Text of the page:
If states required an ID, and allowed people to use a range of picture IDs, I do not think many people would object, as long as it was convenient enough to obtain them (jamming through a bill a month before elections will not do). Certainly not me.

            Many voter suppression laws are deliberately tricky. They sound fine but are not. They are James Q. Crow, Esq. laws rather than Jim Crow ones. Don’t be fooled!

          • JohnSkookum

            I think you are lying. What state requires an ID to vote, but does not accept a state-issued driver’s license or non-driver ID Card? When was such a law even proposed?

  • GoldBeachBiker

    With this poorly written and blatantly biased hit-job piece from the so called “moderate”
    Roll Call, I am cancelling my newsfeed from this liberal rag. What an
    outragiously biased piece of yellow journalism! Quoting Salon too!
    Roll Call, you should be ashamed!

  • PortageMain

    If this is the worst “pickle” Republicans find themselves in this cycle, I think they will be just fine. Notwithstanding that Sensenbrenner has got himself worked up over it, there is little enthusiasm for going beyond the Section 2 provisions creating a permanent, nationwide ban on racial discrimination in voting. Going beyond that strays into affirmative action territory, and Democrats are going to need some big carrots to lure Republicans into supporting it, despite the author’s baseless suggestion that “Failing to act would undermine the party’s efforts to reach out to minority voters and potentially prompt a backlash that drives up Democratic turnout.”

  • Tab L. Uno, LCSW, MPA

    With the demographic changes occurring, reverse discrimination will become more and more likely as the newly empowered minorities begin slowly to take over the reigns of political and business leadership positions over the next generation or two. It is in the Republican Party as well as the current white majority interest to preserve an impartial, non-discriminatory law protecting the civil rights of all people as the pendulum slowly swings against the white majority. Preserving the minority surge while eliminating civil rights protection will only allow those in power in the future to take revenge for years of passive discrimination. A balanced and fair updated civil rights laws that use current, contemporary measures to define excessive patterns of overt and passive discrimination is in the best interest of both political parties and Americans in general.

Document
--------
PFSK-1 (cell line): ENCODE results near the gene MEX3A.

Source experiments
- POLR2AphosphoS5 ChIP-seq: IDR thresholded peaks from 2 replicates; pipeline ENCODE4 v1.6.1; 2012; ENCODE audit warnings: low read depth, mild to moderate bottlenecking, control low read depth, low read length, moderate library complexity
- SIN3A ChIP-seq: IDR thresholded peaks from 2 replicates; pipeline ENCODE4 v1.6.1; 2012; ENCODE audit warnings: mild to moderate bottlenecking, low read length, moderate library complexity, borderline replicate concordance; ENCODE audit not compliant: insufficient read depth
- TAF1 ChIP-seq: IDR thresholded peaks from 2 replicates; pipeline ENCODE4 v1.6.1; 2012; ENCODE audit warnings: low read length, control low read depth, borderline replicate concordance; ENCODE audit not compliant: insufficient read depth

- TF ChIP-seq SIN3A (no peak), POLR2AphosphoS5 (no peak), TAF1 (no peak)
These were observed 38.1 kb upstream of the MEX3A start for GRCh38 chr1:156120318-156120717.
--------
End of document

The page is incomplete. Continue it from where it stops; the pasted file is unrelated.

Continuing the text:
• BBWeekly

    I highly doubt that this is even an issue a few months from now. Unless someone is dumb enough to engage in overt discrimination (partisan machinations are not racial discrimination). They won’t pass anything and this will go away ….

  • Ruby Bruce

    Democrats in the South caused the need for the law to be enacted. How is that a problem for the GOP?

    • anthony002

      it is a problem because what is left of those Democrats of the 1960’s are now Republicans.

  • kramartini

    If the “worst” consequence of the end of Section 5 is the enforcement of voter ID laws that are supported by a large majority of Americans, the Republicans don’t have a problem…

  • breanna

    civil rights activists, and most minorities, claim the banner “equal rights for all” each and every time. but they are not acting on behalf of “all”. they are only acting on behalf of themselves and demanding MORE than (and not equal to). True equality, if they believe in it, starts with getting rid of affirmative action and all those other “laws” that treat white people unequaly.